Thesis directed by Anne-Laure Amilhat Szary (University of Grenoble Alpes) and Claude-Ernest Kiamba (Catholic University of Central Africa)
Subject : (Trans) border spaces, territorialities and conflicts in Central Africa. Case of the Eastern and Southern border basins of Cameroon
This work makes the hypothesis that the conflicts detected in some territorial margins of Cameroon are (equally) shaped by incompatibilities and divergences in the expression of territorialities in these spaces. Territorialities, understood in their socio-geographical sense in the wake of Raffestin's work, refer to representations, ambient speeches (official and local) and practices that mediate the relationships of actors to the border spaces targeted here. This conception of territoriality finds fertile convergences with sociological and geographical works respectively oriented towards a renewed attention for banality and an interest on the "geography from below". Thus, these are plural forms of conflicts that can be observed with their socio-historical roots, their own dynamics and historicity and their connection to regional dynamics. The study of active and latent conflicts in the borderlands, with an entry privileging territoriality, also makes possible to present the complexity surrounding Cameroonian borders in the variety of its forms, the lability of its functions and the plasticity of its localization and situation. Two Cameroonian borderlands make possible such an analysis, namely Kye-Ossi in the South region and Garoua-Boulaï in the Eastern region. They are inserted in cross-border areas covering portions of territory in conflict (CAR) and territories where singular forms of insecurity formerly latent seem to emerge (Equatorial Guinea).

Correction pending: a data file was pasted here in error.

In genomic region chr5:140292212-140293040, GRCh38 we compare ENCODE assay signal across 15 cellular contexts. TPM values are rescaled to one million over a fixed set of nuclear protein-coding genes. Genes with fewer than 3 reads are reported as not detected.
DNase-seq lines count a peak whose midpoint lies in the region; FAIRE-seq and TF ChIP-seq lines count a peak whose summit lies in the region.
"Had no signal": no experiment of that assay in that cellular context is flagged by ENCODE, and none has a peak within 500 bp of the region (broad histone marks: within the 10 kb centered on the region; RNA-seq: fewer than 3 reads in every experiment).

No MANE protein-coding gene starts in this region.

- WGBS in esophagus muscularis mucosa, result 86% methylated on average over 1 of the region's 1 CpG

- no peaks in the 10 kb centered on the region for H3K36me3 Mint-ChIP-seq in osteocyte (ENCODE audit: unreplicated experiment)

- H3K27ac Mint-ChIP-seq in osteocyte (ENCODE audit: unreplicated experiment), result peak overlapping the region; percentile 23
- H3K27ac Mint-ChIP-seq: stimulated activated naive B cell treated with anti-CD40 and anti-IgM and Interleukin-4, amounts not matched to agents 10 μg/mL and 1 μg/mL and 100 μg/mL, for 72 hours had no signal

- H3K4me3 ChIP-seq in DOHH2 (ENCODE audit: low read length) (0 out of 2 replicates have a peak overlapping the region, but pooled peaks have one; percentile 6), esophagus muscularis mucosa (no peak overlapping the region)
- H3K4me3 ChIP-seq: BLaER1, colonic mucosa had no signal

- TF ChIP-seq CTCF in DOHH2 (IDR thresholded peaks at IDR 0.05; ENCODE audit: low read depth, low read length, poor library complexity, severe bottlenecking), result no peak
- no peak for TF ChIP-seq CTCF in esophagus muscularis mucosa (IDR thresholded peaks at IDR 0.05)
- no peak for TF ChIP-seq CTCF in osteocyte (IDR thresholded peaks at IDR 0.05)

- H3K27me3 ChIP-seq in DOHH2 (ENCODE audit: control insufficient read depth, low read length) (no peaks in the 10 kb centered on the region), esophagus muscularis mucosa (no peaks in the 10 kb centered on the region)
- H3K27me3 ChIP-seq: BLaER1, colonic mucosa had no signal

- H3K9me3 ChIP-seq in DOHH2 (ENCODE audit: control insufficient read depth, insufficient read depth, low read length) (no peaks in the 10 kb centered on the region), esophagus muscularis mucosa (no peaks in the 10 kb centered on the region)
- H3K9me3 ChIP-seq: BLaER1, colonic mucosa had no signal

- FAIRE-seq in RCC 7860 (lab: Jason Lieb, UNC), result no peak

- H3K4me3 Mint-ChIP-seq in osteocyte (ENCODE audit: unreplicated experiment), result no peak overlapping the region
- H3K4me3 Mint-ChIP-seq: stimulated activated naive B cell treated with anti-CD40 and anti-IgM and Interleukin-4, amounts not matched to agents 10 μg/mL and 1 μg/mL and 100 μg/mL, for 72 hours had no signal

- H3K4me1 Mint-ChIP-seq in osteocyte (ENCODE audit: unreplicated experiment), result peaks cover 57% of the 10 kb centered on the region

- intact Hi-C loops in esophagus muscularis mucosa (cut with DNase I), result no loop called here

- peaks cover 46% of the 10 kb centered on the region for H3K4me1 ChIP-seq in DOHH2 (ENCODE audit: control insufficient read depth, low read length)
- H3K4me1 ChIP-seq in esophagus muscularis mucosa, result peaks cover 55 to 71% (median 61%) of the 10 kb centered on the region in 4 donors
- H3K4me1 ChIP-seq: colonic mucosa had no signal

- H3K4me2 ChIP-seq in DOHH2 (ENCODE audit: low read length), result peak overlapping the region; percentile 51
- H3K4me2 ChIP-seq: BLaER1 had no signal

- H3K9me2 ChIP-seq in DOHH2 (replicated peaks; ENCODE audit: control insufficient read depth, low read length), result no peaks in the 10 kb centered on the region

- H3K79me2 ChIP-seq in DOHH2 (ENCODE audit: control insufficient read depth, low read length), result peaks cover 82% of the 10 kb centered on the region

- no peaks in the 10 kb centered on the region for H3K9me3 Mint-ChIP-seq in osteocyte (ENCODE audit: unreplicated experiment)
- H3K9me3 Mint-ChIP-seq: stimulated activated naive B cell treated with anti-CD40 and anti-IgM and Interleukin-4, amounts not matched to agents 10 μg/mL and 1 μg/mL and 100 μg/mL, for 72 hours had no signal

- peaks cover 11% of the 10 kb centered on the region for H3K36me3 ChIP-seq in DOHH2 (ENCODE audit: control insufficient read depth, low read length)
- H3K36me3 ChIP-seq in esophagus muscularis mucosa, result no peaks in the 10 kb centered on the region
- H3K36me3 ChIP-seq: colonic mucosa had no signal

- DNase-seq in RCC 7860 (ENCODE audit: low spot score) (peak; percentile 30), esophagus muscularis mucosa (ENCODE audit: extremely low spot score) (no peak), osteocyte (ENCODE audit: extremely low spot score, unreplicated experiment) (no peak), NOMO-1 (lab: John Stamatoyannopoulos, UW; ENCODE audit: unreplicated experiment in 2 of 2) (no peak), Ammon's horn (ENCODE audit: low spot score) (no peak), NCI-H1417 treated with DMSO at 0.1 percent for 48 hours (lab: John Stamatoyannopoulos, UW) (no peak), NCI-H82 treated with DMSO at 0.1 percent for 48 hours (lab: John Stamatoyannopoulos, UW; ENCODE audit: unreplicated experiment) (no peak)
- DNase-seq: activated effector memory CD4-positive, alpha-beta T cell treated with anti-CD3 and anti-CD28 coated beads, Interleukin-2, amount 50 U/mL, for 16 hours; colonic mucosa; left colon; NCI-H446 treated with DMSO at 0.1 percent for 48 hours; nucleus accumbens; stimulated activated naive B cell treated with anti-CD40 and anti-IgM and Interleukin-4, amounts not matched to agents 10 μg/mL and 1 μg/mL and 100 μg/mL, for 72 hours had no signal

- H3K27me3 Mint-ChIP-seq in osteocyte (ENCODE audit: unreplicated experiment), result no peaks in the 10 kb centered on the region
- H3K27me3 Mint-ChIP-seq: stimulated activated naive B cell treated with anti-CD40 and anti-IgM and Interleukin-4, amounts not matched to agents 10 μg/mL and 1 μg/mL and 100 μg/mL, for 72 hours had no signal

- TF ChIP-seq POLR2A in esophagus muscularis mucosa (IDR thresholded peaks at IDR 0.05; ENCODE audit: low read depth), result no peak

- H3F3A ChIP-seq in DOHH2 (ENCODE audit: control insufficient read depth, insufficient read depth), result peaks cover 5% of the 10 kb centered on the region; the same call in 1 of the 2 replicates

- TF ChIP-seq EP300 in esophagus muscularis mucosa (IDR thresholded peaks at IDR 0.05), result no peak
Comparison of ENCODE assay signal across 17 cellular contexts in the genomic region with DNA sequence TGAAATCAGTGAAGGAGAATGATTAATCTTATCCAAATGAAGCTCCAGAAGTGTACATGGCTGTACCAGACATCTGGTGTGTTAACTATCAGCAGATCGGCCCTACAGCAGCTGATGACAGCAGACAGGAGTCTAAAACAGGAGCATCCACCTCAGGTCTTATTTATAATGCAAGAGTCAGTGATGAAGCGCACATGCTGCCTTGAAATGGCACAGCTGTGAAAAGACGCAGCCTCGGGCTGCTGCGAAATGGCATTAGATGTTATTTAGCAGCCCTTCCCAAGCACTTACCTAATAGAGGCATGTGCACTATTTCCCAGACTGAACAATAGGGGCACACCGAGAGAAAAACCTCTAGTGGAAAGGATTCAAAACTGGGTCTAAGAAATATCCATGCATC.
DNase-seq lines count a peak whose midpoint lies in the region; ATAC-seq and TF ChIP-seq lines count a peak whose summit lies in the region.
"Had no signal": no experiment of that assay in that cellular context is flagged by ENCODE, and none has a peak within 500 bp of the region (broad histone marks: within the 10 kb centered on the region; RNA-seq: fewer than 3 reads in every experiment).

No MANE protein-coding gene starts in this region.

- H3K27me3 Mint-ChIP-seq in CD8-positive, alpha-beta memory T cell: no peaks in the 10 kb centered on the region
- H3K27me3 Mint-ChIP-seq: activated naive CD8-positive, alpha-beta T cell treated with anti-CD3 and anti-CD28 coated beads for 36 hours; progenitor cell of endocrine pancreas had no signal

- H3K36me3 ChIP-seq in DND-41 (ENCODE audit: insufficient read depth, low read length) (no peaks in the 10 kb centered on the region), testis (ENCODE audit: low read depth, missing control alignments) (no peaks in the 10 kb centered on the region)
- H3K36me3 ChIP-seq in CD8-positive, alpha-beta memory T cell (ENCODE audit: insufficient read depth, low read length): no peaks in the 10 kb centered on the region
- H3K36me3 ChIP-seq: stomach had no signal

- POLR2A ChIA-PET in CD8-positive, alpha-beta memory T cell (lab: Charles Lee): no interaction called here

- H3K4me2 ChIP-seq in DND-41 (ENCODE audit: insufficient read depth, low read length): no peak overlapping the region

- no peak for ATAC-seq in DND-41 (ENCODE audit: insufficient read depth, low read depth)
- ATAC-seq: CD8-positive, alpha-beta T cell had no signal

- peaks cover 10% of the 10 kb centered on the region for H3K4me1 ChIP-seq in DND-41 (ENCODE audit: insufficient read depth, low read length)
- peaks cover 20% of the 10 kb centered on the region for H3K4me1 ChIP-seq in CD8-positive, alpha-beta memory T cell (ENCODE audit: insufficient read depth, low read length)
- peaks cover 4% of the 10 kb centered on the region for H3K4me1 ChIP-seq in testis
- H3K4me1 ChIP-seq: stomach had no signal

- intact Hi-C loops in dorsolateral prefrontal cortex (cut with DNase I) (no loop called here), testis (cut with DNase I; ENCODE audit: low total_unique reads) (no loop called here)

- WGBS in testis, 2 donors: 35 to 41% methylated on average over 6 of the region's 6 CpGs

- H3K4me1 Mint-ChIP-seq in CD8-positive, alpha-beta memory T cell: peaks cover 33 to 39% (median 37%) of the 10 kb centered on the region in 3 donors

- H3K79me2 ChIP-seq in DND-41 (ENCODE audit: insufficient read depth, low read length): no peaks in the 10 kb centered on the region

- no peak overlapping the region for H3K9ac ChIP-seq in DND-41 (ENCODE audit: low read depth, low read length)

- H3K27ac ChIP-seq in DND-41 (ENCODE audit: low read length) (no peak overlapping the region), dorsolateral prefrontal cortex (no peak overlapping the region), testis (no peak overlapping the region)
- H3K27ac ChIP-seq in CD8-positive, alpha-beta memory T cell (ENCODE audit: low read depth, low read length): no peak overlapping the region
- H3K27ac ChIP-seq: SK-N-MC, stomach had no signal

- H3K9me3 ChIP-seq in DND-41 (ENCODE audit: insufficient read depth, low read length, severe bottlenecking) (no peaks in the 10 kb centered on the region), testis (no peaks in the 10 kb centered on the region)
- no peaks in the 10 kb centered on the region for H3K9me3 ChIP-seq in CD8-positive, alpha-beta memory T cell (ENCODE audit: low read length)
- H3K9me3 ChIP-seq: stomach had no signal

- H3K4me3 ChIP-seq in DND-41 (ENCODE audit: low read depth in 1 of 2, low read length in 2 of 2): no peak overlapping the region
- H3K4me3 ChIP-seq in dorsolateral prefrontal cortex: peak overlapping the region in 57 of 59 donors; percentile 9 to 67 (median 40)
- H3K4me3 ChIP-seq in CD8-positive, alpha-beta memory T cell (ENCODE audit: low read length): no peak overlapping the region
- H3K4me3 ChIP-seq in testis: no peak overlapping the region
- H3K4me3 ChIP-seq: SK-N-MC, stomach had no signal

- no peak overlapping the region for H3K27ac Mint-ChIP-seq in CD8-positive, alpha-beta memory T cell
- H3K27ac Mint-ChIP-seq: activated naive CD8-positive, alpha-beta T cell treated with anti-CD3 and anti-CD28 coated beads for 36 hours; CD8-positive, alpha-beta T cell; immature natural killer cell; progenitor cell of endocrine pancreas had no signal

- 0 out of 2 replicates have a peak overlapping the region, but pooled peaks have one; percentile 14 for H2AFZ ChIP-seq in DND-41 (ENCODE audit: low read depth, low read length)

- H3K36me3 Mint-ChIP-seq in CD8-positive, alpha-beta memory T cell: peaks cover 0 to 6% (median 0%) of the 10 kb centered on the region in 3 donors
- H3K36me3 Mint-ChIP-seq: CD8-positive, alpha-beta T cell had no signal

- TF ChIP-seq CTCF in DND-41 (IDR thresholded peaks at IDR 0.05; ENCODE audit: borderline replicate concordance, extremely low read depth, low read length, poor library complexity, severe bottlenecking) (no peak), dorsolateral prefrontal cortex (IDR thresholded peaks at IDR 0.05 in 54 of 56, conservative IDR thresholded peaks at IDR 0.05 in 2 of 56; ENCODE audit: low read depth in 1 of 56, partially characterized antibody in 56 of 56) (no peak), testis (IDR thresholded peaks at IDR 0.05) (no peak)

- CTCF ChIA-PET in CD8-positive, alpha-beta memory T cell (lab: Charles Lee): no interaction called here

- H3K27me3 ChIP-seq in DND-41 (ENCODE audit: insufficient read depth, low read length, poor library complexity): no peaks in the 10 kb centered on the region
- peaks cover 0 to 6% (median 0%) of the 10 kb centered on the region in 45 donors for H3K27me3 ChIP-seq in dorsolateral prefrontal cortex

Keywords: Border - Cameroon – Conflicts – Cross Border spaces - Garoua-Boulaï - Kye-Ossi - Migrants - Refugees – Territoriality.